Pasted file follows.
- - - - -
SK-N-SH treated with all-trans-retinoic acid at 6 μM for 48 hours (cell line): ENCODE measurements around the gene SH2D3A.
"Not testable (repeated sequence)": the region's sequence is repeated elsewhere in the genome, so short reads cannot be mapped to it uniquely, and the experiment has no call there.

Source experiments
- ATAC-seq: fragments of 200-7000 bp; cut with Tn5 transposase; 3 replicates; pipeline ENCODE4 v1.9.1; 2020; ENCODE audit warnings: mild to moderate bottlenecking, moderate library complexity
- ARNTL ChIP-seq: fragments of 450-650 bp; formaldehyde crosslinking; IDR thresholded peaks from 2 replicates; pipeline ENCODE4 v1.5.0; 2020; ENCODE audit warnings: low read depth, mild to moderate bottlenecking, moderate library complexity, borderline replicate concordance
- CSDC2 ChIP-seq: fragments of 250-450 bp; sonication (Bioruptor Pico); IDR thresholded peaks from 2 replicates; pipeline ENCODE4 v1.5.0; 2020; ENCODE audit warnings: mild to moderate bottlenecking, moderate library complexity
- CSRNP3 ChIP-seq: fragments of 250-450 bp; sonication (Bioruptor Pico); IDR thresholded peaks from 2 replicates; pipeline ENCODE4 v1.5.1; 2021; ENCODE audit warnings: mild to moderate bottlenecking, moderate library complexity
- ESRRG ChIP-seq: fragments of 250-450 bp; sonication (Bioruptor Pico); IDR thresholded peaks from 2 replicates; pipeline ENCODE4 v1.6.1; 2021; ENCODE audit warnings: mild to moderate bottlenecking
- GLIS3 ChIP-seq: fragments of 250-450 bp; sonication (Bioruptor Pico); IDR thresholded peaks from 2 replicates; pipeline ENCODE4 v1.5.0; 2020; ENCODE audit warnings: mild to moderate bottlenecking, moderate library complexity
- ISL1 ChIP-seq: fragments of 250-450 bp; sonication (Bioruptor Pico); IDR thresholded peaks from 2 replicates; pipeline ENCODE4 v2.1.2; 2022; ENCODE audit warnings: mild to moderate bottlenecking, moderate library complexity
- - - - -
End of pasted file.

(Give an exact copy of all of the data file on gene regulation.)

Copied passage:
SK-N-SH treated with all-trans-retinoic acid at 6 μM for 48 hours (cell line): ENCODE measurements around the gene SH2D3A.
"Not testable (repeated sequence)": the region's sequence is repeated elsewhere in the genome, so short reads cannot be mapped to it uniquely, and the experiment has no call there.

Source experiments
- ATAC-seq: fragments of 200-7000 bp; cut with Tn5 transposase; 3 replicates; pipeline ENCODE4 v1.9.1; 2020; ENCODE audit warnings: mild to moderate bottlenecking, moderate library complexity
- ARNTL ChIP-seq: fragments of 450-650 bp; formaldehyde crosslinking; IDR thresholded peaks from 2 replicates; pipeline ENCODE4 v1.5.0; 2020; ENCODE audit warnings: low read depth, mild to moderate bottlenecking, moderate library complexity, borderline replicate concordance
- CSDC2 ChIP-seq: fragments of 250-450 bp; sonication (Bioruptor Pico); IDR thresholded peaks from 2 replicates; pipeline ENCODE4 v1.5.0; 2020; ENCODE audit warnings: mild to moderate bottlenecking, moderate library complexity
- CSRNP3 ChIP-seq: fragments of 250-450 bp; sonication (Bioruptor Pico); IDR thresholded peaks from 2 replicates; pipeline ENCODE4 v1.5.1; 2021; ENCODE audit warnings: mild to moderate bottlenecking, moderate library complexity
- ESRRG ChIP-seq: fragments of 250-450 bp; sonication (Bioruptor Pico); IDR thresholded peaks from 2 replicates; pipeline ENCODE4 v1.6.1; 2021; ENCODE audit warnings: mild to moderate bottlenecking
- GLIS3 ChIP-seq: fragments of 250-450 bp; sonication (Bioruptor Pico); IDR thresholded peaks from 2 replicates; pipeline ENCODE4 v1.5.0; 2020; ENCODE audit warnings: mild to moderate bottlenecking, moderate library complexity
- ISL1 ChIP-seq: fragments of 250-450 bp; sonication (Bioruptor Pico); IDR thresholded peaks from 2 replicates; pipeline ENCODE4 v2.1.2; 2022; ENCODE audit warnings: mild to moderate bottlenecking, moderate library complexity